Why Good Cardio is Essential for Longevity | Shake Organics

Why Good Cardio is Essential for Longevity

Humans are not sedentary beings by nature. We were designed to run, jump, hunt, climb and fight, and the modern way of living has saw a sharp decline in the health of the world's population. Your body is an adaptation machine - you feed it the correct inputs and you'll see the desired outputs.

Obesity rates are increasing at an alarming rate, and more people are dying from heart disease than ever before - it is the number 1 killer in the world. Heart disease is caused by an accumulation of fat in the arteries, blocking the pathway of of blood and preventing the chambers of the heart from doing their job properly.

Thankfully, we can reduce the number of low density lipoproteins (or LDL, responsible for clogging the arteries) through cardiovascular exercise. Having a strong cardiovascular system is a precursor to having a strong immune system, excellent sleep and a powerful, healthy heart. Better cardio = lower resting heart rate; in essence, your body can perform its usual tasks more effectively. But don't just take my word for it - multiple studies have shown cardiovascular exercise results in lower all-cause mortality.

Whilst the benefits of cardio are well documented, I believe there is a greater way to achieve longevity - strength training. Strength training is essential for preventing sarcopenia (muscle loss), which is responsible for an overwhelming majority of deaths in the old age population through falls as a result of weakness and imbalance.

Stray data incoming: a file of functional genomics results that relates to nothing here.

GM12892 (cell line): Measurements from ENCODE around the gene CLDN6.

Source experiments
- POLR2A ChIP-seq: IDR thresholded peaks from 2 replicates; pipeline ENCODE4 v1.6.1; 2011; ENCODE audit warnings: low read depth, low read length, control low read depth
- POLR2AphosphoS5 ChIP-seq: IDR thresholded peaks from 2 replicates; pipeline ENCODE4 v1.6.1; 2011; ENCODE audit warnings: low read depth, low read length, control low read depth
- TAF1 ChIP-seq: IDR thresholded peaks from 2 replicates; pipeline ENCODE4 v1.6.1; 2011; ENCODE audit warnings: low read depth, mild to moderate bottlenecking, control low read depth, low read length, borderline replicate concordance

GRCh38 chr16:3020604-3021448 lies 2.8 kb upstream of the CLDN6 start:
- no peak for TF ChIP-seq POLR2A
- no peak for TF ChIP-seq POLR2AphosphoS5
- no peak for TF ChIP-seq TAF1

Strength training also produces testosterone in both women and men, an essential regulatory hormone. A combination of both cardiovascular fitness and muscular strength will bulletproof your body - a great cardio base allows for a larger volume of strength training and further positive adaptations in the body.

Compound exercises like deadlifts, squats and overhead presses are both functional and effective, mimicking real life movement patterns to help prevent injury. Impact cardio (such as skipping, running and jumping) has actually been shown to strengthen the knees contrary to the years of medical dogma lambasting its effects. If I had a pound for every time somebody told me running was bad for the knees, I'd have opened an osteopathy.

Unfortunately for the naysayers, the evidence is overwhelmingly in favour of more cardio, as opposed to less. You can't build a house on sand, so don't neglect the importance of a strong, supple body and heart for overall wellness and longevity. Pick up some weights & put on some running shoes - trust me, it's worth it.

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